Medical marijuana dispensary review: Green Cross of Cherry Creek | The Latest Word | Denver | Denver Westword | The Leading Independent News Source in Denver, Colorado

Medical marijuana dispensary review: Green Cross of Cherry Creek

Green Cross of Cherry Creek is in an old three-story office building; Green Cross is on the second floor, along with a nail salon that I'm sure at least a few stoners have absentmindedly walked into before getting a whiff of acrylic nail polish instead of skunk. I say that...
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Green Cross of Cherry Creek is in an old three-story office building; Green Cross is on the second floor, along with a nail salon that I'm sure at least a few stoners have absentmindedly walked into before getting a whiff of acrylic nail polish instead of skunk.

I say that based on the look of "Not again" on the faces of the three old Asian ladies in the nail shop as they stopped talking and simultaneously stared up at me before turning back to each other while I turned and walked out the door.

Green Cross of Cherry Creek

128 Steele St., Suite 200 Denver, CO 80206 303-321-4201

Hours: 11 a.m. to 7 p.m. daily. Raw marijuana price range: $20-$45/eighth-ounce, $130 - $200/ounce. Other types of medicine: BHO, edibles, drinks. Online menu? Yes. Handicap-accessible? Yes.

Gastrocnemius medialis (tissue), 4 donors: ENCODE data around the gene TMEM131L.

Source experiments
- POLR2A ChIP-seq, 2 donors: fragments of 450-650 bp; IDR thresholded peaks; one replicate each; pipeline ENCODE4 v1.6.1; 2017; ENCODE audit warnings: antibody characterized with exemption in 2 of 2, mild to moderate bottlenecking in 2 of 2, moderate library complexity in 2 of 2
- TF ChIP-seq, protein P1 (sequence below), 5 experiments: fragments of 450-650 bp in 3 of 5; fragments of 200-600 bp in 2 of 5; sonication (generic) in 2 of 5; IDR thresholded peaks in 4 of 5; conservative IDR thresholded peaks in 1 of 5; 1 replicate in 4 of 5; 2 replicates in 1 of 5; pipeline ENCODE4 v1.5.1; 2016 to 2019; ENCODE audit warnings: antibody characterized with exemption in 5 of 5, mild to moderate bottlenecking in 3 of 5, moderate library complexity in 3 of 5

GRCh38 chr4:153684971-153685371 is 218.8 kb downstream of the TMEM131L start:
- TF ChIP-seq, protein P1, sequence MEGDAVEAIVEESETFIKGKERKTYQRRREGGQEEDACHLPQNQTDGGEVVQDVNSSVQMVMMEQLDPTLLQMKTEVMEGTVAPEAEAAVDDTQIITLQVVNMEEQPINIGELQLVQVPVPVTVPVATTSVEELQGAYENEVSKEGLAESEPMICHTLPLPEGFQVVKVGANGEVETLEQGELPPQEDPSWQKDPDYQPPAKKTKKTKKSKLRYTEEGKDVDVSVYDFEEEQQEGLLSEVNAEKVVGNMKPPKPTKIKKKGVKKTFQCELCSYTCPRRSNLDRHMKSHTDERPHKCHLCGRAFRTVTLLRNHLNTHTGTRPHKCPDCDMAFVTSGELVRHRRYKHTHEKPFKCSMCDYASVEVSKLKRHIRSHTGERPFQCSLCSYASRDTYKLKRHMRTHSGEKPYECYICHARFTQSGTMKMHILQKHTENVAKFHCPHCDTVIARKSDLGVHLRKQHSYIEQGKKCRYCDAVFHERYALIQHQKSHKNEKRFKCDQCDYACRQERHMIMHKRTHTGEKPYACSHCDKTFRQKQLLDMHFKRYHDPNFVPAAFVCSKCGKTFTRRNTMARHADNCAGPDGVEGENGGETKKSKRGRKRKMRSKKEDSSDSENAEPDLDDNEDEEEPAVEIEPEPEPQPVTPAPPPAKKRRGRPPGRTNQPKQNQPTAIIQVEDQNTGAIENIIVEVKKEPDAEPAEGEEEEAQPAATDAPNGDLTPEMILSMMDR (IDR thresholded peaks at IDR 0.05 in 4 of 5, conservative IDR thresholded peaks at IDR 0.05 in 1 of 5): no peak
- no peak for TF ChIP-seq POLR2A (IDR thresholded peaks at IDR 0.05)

Green Cross of Cherry Creek is across the hallway, a small sign on the door the only indication that you've come to the right spot. Walk through the front door and you're in the small box of a secured area, with a receptionist window to your right and a door leading back to the dispensary in front of you. The receptionist behind the glass partition took my card and ID while a barefoot hippie girl who turned out to be my budtender let me in through the locked door.

Inside, the small shop breaks off into several different rooms in what feels like an old doctor's office. Most of the shop seems to be office space for the dispensary owners. There's also a room set up for other patient services, though it's doubtful anyone has used it since the shop first opened -- back when dispensaries thought they at least had to have massage chair around so that it wouldn't seem as though they were just selling cannabis.

After waiting for the two women to finish copying my ID and red card while finishing their conversation, I was led back to the tiny bud bar, which is made up of two counters set up in an "L" shape around the room and a wall of edibles.

There were something like 65 different strains on the shelf the day I was in, no exaggeration. Herb sells for $20 to $45 an eighth in five-dollar increments -- essentially creating six price tiers, each stacked with jars. It's about three too many, in most cases, and at least five dollars too high in general.

I was able to make it through about twenty of the strains, ranging from the top tier down to the bottom, and while a few buds were enticing -- like a fruity God Bud and a lemony, buttery Trainwreck -- most seemed to fall flat. The Headband, for example, didn't have the trademark rubbery tartness it should, and instead smelled like crushed black peppercorn.